This year, Veterans Day is particularly poignant as we commemorate the 100th Anniversary of World War I. While many of us recognize the startling images of World War II, the Great War from 1914-1918 remains a little more distant. To gain some new understanding on this centenary, here are four of the best destinations for discovering World War I history.
Posts from the ‘Turkey’ Category
The ancient city of Pergamon, just outside modern Bergama, is not necessarily on the “tourist trail” in Turkey, so I made a special point to visit. From the garden behind my guesthouse, I shared a bottle of Raki with the other travelers and watched the fading sunset and twilight dance across the ancient ruins on the mountain above us. My mind wandered back and forth between imagining this once magnificent capitol city and contemplating the quiet, emptied ruins present today. That ancient Pergamon exists at all today in Bergama, Turkey is a wonder and a testament to its phenomenal and multi-layered history.
Everyone knows the beautiful Library of Celsus, part of the the ancient ruins of Ephesus in Turkey. Frequently on the cover of travel guides or prominently displayed in collections of evocative travel photos, everyone dreams of seeing this place someday. Well, at least it seems that way once you get to Ephesus… As I watched crowds hustled through the ruins, it only re-affirmed my love of slow travel. I had an amazing visit to the archaeological site and am really happy that I spent the entire day there.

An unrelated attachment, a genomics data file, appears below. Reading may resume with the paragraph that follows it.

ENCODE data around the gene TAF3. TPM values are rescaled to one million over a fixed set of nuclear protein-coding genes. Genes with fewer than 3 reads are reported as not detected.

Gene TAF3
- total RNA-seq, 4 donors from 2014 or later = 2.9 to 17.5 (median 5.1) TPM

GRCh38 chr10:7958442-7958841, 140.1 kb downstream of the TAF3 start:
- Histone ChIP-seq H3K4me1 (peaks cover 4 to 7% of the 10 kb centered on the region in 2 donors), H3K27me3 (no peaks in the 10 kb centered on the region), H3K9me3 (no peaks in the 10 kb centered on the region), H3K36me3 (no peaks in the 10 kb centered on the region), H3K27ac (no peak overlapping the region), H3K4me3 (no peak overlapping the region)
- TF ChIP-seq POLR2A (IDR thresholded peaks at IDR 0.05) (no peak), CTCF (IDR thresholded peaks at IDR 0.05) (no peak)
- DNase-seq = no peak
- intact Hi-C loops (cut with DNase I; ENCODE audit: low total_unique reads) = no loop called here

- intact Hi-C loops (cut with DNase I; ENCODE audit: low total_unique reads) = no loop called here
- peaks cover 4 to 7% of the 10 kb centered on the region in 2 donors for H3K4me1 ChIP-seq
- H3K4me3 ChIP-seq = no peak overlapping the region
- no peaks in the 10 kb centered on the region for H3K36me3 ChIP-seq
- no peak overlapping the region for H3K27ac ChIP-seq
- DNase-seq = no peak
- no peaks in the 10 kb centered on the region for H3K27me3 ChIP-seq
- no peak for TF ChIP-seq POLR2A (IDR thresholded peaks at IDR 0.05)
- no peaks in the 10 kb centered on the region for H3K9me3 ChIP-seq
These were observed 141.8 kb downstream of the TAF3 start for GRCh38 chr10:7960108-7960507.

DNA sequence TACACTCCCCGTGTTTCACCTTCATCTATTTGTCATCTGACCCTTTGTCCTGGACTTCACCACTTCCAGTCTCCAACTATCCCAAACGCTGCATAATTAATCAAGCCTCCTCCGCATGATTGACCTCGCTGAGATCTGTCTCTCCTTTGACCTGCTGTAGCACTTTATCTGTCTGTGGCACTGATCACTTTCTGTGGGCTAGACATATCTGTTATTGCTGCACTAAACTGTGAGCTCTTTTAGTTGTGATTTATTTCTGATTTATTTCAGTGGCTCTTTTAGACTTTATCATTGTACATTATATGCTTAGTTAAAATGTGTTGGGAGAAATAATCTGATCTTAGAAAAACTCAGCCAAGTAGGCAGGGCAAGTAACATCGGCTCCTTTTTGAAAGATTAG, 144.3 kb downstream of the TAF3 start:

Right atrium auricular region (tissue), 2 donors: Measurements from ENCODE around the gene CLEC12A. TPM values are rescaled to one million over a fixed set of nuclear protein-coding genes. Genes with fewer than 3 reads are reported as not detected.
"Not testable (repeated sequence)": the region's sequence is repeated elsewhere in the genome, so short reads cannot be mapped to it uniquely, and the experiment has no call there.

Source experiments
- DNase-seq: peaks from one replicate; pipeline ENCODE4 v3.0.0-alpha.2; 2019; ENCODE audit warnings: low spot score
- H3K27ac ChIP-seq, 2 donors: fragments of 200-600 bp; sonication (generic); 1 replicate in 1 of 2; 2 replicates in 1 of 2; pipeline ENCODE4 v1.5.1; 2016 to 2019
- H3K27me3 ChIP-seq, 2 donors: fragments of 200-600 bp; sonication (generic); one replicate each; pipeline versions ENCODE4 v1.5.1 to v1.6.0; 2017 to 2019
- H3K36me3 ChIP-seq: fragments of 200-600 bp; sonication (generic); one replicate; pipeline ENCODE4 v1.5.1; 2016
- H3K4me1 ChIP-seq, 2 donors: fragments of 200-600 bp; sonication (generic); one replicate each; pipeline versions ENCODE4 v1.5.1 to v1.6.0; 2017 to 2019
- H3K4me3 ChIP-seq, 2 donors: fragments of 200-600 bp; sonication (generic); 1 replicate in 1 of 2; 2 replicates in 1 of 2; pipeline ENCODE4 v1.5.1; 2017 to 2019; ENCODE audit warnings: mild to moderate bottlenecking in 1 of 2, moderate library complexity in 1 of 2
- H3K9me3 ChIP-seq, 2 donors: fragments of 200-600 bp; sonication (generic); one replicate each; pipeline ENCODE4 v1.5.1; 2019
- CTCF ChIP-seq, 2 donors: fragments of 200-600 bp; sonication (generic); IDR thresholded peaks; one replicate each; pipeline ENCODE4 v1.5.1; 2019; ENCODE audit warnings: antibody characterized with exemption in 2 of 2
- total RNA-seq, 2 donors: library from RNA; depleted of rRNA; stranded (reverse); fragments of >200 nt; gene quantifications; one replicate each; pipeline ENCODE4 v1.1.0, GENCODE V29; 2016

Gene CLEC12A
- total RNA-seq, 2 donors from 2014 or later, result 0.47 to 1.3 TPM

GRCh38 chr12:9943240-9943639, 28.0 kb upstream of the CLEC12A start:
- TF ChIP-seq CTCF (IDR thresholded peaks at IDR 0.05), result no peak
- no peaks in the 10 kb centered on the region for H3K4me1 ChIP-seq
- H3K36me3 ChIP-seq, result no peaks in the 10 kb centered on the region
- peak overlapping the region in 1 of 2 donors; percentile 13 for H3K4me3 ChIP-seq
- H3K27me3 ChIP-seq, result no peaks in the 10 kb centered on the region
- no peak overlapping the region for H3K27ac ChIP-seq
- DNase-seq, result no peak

The monthly ArtSmart Roundtable brings together some of the best art-focused travel blogs to post on a common theme. This month we are discussing great architecture! You can find links below for the rest of the group’s posts this month. Today I’m bringing you one of the 7 Wonders of the Ancient World and the greatest Greek temple ever built: The Temple of Artemis at Ephesus!
Oh wait – that doesn’t look very impressive….
Even without the advantage of modern MRI’s and antibiotics, the Ancient Greeks understood something about health. Just outside many of the largest ruins from the ancient world, you will find a Sanctuary to Asclepius, God of Health. Taking in sick locals and travelers alike, most of these centers included steam-rooms, baths, theaters and doctors ready to interpret the patient’s dreams. Seemingly the best cures resulted from a little relaxation and spa time. And since near death patients were secreted out of the facility, it appeared the no one died at the Ascelpium under the care of the priests.